- Boyana Norris (Chair)
- Hank Childs
- Allen Malony
- Diego Melgar Moctezuma (Earth Sciences)
In this dissertation, we demonstrate that it is possible to develop methods of empirical hardware counter-based performance analysis for scientific applications running on diverse types of CPUs. Although hardware counters have been used in performance analysis for at least 30 years, the methods used are still limited to particular CPU vendors or even particular generations of CPUs from the same vendor. Our motivating hypothesis was that hardware counter-based measurements could be developed to provide consistent metrics on diverse CPU types. This dissertation proves the hypothesis was correct by demonstrating one such set of metrics.
We begin with an introduction motivating empirical performance analysis on CPUs, followed by a background on empirical performance analysis. This background includes the Roofline performance model which is a widely used to visualize the performance of scientific applications relative to the potential performance of the system in use. The Roofline Model uses metrics that are easily portable to different CPU architectures, so it is a useful starting point for our efforts to develop portable hardware counter metrics. We contribute to existing Roofline literature by presenting hardware counter metrics which can measure the required ii application data on two different CPUs and by presenting two benchmarks to produce the Roofline model of the CPU. These contributions are complimentary since the benchmarks can also be used to validate the hardware counters used to measure the application data.
Building on this work, we present a set of additional performance metrics derived from Hardware Performance Monitors that we have been able to replicate on CPUs from two separate vendors. We developed these metrics to focus on information that can inform developers about the performance of the algorithms and data structures in their application. This method contrasts with other hardware counter methods which are aimed at particular microarchitectural features. These metrics allow the users to understand the performance of application from the same perspective on multiple CPUs.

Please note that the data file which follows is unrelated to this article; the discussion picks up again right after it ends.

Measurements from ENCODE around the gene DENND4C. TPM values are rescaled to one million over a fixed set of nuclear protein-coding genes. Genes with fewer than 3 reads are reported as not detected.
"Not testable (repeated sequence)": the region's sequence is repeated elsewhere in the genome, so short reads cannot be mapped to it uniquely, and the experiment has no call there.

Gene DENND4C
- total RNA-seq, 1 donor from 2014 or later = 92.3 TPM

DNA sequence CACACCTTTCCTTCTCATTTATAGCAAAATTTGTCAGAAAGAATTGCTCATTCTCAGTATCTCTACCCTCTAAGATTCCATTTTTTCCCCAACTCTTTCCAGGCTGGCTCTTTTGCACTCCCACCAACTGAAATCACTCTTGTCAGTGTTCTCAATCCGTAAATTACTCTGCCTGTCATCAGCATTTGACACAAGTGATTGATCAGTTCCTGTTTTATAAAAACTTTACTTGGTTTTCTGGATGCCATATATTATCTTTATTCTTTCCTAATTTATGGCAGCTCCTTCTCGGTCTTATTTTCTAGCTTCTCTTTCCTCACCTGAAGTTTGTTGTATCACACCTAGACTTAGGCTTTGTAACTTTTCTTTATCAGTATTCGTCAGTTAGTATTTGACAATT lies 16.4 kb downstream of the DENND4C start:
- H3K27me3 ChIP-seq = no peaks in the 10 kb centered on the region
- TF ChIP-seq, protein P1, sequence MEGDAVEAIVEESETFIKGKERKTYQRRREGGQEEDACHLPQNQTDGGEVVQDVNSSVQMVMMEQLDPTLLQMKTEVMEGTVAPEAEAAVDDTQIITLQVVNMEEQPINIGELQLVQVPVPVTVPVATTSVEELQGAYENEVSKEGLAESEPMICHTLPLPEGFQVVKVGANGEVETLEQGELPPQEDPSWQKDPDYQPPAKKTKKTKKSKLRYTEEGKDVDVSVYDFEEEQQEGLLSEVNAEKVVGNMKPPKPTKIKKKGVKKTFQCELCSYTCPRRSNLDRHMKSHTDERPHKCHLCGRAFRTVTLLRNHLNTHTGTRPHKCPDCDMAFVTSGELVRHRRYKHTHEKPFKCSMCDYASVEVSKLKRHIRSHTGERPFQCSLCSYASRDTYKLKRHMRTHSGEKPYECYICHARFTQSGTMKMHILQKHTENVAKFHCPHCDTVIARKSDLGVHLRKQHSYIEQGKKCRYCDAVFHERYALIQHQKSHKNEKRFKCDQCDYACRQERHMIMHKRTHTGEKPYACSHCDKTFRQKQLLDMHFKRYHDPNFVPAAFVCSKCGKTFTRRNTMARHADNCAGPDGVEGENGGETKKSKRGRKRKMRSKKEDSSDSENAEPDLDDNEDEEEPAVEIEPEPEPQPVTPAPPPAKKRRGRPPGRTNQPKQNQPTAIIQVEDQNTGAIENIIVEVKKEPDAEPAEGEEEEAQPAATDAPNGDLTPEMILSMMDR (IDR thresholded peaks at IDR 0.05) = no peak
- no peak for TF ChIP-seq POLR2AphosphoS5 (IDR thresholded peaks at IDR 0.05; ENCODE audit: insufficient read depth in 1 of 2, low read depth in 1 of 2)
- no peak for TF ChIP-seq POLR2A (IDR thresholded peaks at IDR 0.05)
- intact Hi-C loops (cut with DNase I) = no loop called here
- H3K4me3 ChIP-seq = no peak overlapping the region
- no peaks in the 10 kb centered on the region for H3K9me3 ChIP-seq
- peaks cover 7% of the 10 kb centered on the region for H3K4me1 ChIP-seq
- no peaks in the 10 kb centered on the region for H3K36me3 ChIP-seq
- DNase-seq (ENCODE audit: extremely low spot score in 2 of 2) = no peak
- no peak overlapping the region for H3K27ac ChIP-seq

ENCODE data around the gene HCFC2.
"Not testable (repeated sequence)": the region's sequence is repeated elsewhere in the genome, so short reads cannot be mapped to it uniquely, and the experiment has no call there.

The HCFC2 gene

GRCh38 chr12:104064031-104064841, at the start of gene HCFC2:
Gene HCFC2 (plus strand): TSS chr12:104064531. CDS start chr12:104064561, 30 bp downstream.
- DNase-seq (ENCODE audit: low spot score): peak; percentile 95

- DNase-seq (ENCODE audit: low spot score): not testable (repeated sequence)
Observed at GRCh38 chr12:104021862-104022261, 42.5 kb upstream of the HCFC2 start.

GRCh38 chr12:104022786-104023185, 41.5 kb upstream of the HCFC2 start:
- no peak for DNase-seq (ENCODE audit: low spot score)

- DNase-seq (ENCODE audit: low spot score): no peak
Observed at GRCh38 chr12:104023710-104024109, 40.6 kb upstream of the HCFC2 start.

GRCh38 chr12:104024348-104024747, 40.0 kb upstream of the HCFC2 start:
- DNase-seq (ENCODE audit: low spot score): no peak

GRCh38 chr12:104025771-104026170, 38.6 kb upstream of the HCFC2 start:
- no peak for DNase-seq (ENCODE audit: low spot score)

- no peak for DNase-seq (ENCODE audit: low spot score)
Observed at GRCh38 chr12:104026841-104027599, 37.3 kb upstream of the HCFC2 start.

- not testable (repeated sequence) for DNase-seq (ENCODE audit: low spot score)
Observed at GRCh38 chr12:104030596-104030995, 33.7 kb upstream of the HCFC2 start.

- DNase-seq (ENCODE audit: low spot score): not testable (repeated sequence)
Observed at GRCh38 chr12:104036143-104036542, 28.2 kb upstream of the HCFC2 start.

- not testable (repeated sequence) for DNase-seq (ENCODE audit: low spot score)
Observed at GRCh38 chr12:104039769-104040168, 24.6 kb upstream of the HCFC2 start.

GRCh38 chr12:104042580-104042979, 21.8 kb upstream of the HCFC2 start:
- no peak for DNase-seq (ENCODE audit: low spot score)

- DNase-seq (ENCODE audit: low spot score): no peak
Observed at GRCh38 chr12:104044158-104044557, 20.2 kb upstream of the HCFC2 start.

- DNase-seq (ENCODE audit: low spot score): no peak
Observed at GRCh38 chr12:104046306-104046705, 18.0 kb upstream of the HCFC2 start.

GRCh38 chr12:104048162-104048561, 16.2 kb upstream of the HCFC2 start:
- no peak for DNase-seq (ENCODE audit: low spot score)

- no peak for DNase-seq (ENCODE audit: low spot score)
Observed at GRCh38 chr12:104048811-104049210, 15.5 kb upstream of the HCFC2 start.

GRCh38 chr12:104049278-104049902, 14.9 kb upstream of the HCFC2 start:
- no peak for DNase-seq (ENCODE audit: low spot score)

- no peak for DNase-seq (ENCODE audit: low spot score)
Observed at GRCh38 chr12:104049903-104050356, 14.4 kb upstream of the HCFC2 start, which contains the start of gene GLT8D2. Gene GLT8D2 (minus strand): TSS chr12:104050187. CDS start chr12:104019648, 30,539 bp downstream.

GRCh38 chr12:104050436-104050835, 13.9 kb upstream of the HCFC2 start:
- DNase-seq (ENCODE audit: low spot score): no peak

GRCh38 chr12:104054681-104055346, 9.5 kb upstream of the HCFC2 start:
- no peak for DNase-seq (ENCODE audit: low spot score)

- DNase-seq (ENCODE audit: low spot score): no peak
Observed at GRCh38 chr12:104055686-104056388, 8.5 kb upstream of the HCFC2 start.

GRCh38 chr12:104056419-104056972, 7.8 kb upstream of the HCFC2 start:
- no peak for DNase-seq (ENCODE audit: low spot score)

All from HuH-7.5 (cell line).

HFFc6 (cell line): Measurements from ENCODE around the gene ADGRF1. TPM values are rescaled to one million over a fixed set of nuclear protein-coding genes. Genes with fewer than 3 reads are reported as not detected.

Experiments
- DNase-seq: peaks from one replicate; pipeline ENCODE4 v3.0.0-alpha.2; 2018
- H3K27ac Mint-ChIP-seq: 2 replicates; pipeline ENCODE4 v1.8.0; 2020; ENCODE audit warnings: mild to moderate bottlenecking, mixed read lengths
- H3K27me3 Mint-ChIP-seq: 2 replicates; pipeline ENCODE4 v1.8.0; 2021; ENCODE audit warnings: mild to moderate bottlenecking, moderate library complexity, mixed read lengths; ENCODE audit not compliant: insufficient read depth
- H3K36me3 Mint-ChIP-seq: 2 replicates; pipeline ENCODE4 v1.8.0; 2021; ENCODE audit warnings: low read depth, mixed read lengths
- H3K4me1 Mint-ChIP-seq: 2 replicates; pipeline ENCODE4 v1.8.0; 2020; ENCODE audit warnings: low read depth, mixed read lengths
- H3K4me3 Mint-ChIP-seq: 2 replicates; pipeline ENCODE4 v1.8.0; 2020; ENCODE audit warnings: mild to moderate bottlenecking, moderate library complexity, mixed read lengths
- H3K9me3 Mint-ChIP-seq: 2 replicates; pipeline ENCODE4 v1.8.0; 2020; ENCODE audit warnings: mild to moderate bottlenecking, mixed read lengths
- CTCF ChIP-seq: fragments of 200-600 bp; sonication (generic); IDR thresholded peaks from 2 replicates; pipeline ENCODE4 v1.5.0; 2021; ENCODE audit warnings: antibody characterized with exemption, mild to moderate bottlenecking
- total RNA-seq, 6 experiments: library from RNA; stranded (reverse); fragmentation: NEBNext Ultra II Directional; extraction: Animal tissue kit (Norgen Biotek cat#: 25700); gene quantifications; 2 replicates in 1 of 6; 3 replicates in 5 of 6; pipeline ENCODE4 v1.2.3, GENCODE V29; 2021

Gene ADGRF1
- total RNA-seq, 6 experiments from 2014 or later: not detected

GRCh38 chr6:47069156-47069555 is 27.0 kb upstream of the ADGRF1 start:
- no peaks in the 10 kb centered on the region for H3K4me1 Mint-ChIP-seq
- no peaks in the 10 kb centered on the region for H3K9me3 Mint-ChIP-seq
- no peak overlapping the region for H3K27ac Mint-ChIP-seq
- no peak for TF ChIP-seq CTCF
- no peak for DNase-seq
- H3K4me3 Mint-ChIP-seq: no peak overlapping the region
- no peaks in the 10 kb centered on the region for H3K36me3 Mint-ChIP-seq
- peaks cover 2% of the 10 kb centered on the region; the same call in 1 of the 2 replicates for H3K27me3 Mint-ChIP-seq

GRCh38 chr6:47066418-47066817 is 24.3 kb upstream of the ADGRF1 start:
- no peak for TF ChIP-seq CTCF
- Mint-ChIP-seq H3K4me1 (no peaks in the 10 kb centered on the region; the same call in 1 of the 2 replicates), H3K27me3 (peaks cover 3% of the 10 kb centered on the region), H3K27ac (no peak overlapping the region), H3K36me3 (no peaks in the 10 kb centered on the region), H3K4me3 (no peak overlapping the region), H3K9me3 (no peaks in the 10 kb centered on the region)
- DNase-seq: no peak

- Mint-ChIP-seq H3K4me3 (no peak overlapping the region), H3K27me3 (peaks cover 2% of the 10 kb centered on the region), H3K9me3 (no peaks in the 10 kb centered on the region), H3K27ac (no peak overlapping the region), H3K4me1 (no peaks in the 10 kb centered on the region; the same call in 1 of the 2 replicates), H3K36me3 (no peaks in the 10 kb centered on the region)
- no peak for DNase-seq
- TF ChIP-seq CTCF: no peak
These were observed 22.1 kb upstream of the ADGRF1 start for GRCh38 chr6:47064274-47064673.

We use a series of case studies to explore the usefulness of our new metrics, and to validate that the measured values provide the expected information about the application on both of our test systems. The first set of case studies examines a series of benchmarks and mini-applications. These computational kernels have a variety of performance features which we explore using the new hardware counter metrics. Finally, we study the performance of several versions of a scientific application using a combination of the Roofline model and the new metrics.